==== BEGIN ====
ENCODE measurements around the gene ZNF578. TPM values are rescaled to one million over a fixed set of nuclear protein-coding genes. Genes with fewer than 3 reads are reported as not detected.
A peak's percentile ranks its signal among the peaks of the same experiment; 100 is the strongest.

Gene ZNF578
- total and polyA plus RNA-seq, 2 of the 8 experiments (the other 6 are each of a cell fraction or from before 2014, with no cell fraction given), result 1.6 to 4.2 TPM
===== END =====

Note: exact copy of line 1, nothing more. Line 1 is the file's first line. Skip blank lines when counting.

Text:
ENCODE measurements around the gene ZNF578. TPM values are rescaled to one million over a fixed set of nuclear protein-coding genes. Genes with fewer than 3 reads are reported as not detected.